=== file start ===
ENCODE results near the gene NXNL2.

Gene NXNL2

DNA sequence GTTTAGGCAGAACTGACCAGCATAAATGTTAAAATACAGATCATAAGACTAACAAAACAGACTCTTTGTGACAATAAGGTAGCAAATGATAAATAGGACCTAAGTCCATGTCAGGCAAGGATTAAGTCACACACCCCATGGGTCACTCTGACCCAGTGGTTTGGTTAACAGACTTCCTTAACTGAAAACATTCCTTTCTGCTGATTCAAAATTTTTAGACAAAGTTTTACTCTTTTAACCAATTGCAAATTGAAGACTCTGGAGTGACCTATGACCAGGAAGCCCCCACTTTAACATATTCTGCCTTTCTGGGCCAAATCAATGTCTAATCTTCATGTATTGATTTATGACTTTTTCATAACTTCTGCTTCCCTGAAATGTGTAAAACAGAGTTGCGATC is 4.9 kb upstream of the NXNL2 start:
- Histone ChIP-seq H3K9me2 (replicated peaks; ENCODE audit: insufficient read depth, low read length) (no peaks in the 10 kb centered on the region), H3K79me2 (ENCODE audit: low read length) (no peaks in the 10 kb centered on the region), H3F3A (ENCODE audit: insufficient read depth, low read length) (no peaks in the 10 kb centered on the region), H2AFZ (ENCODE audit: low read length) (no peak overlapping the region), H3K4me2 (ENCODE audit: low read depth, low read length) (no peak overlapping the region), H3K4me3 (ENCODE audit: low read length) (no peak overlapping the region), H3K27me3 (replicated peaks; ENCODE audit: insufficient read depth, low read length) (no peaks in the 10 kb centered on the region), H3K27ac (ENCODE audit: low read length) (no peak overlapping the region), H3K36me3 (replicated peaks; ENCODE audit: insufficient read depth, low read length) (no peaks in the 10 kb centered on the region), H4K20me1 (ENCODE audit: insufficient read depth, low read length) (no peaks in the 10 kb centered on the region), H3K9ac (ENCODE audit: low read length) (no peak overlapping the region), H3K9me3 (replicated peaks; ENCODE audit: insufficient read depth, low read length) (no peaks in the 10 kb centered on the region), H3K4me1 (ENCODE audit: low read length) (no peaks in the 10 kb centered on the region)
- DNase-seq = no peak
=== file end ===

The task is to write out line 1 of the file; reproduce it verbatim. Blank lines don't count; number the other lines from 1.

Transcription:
ENCODE results near the gene NXNL2.